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Showing posts from July, 2013

The First Six Postal History Items For My Exhibit..

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In an earlier post, I mentioned that I wanted to depart a bit from my practice of writing about definitive sets, and take you through the process by which I am actually approaching my study of Nigerian stamps and postal history. I had decided that since I would be presenting an Exhibit at the November 2013 meeting of the West Africa Study Circle in London, that I would devote the next several posts to showing you the covers and postcards that I have selected for my exhibit. Each item has been selected either because I feel that the frankings are especially spectacular, the covers have been to unusual destinations, or there is some other feature of the cover that makes it especially interesting. When one collects postal history from this country for a while one becomes aware of how common covers to the USA or the UK are after about 1930. Prior to that, all covers are scarce. So without further ado, I present the first 6 items that I have selected, all from Lagos, during the reigns of Q…

Here They Are: The Two Rarest Stamps of Lagos...

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As promised, I am posting the pictures of the used 5/- blue and 10/- brown stamps of Lagos that arrived last week:




I have read in several sources that there were no more than 480 or so of each of these two stamps printed. Given that these were printed in panes of 60, that means there were no more than eight sheets issued. They were issued in October 1886 and were in use for less than 6 months, before being replaced by the bi-coloured stamps in March 1887. How many of these have survived since then is anyone's guess. However, I will note that the vast majority of the stamps that I have seen offered for sale are mint. Used copies seem to be very rare, and when they are found, they generally are heavily cancelled - much more so than the 10 shilling value shown above. While it may not score top marks for eye appeal, it is a very sound and presentable example of this very rare stamp. 
So there you have them: the 5/- blue and 10/- brown Vickies of Lagos. 

Comments Settings Changed

I had kept wondering why no comments were appearing on my posts. My very astute girlfriend and I were discussing this the other day and she told me that my settings restrict people from posting comments, because she had tried on several occasions. I was surprised, because this was not my intention. So I have now changed my settings and you are all free to comment.

Total Shock - I did not Succeed in Purchasing the Mint 5/- and 10/- Lagos Stamps

The old adage, "don't count your chickens before they hatch" is such a tried, tested and true piece of wisdom, that I am amazed that I don't follow it more often. A few days ago, I proudly proclaimed that I had acquired both the mint and used examples of the 5/- and 10/- Lagos first issues. While it is true that I have actually bought the used stamps, I jumped the gun on the mint ones.

You see, a seller on e-bay had them listed for opening bids of $450 and $900 respectively. This is about 60% of their Scott value. Knowing their true rarity, I placed a bid of $1,000 on the 5/- and $2,000 on the 10/-. I was so sure that I would succeed in purchasing these at significantly less than these amounts, that I went ahead and announced that I had acquired them.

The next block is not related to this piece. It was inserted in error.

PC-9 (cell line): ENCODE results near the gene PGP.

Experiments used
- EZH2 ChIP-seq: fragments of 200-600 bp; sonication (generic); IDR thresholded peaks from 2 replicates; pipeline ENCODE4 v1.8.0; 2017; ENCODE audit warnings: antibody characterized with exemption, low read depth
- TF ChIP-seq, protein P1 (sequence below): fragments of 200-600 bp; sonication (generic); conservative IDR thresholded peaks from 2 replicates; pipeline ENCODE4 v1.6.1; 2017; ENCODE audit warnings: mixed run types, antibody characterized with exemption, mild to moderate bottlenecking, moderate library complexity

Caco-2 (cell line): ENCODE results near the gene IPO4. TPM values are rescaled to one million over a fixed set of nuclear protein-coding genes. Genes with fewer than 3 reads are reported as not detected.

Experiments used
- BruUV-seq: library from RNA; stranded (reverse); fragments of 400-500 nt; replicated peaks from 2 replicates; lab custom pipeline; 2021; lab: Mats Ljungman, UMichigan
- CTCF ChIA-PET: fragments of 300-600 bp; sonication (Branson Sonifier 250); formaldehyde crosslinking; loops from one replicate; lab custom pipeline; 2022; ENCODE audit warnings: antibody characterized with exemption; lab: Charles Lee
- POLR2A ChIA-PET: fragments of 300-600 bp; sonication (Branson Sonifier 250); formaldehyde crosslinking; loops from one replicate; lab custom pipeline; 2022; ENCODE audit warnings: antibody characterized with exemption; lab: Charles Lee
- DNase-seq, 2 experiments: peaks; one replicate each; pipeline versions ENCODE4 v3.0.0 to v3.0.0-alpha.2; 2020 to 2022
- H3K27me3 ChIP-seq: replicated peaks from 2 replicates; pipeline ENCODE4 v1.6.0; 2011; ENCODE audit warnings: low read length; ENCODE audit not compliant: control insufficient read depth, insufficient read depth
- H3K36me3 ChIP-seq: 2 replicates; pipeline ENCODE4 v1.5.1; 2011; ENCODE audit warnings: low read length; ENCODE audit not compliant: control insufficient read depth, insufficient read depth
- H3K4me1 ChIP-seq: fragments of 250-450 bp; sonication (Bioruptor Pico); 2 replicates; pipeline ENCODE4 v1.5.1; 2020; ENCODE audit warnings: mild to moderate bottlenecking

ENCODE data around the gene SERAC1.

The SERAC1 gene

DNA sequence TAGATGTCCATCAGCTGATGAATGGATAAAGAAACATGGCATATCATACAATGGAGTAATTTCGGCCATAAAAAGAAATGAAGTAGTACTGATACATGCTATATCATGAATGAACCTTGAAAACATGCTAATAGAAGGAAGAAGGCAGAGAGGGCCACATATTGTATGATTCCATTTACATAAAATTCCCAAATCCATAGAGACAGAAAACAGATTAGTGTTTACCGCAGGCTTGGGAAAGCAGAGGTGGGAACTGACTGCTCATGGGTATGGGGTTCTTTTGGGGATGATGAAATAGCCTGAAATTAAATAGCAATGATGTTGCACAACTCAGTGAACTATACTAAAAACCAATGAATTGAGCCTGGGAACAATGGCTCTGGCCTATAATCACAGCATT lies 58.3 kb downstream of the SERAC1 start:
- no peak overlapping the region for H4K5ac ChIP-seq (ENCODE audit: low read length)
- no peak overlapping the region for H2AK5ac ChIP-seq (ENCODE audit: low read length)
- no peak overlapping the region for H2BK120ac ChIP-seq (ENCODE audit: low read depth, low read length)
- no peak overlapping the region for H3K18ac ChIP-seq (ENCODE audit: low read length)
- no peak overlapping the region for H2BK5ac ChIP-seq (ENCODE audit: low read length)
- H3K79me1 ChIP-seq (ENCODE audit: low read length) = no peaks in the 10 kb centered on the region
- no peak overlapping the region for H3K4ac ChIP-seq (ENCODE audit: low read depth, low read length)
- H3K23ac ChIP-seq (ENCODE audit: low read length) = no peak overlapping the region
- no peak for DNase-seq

Up until an hour before closing I was indeed the high bidder. I went to the gym for my weekly workout, came back and to my shock, the 5/- sold for $1,025 and the 10/- for $2,025. Both stamps were purchased by a buyer,…

Comments Please...

Before I publish my next post I would like to call upon all of you to comment on my posts. This is a vast and complicated area of philately. While there is a considerable body of knowledge that exists, much if it resides either between the ears of many established philatelists, or has been published in newsletters or journals that are either out of print, or not widely available. If you go to any seller of philatelic handbooks, you will find very few reference sources for Nigeria. Those publications that do exist tend to focus on pre-1914 issues. Except for articles written by King George VI specialists, articles dealing with the King George V Keyplates and articles written by my esteemed colleagues Rob May and Jeremy Martin dealing with modern definitives, there are very few sources dealing with the issues of post 1914 Nigeria.

Therefore in the interests of increasing the existing body of knowledge, I think it is important to share our knowledge with one another. Commenting is one of…

The Hiatus in Posts

I keep starting all my posts of late with the same apology, where I mention how few posts I have been writing along with a renewed commitment to post more often, one or two posts, and then nothing. This has weighed heavily on my mind since my last post. The truth is, I have been struggling with the issue of how to go about presenting the fascinating topic of Nigerian philately to all of you interested collectors. I have been trying to avoid going into the level of detail that excites me, largely because I am afraid that to do so, without first properly introducing my subject, would bore too many of you. So with that in mind I have tried to stick to introducing you to the many stamp issues that this fascinating country has to offer. There are still so many more though, and it will take me many posts to show them all to you.  I must point out that I am studying the stamps of this country one issue at a time, going into as much detail as I can before I get tired of it and move on to som…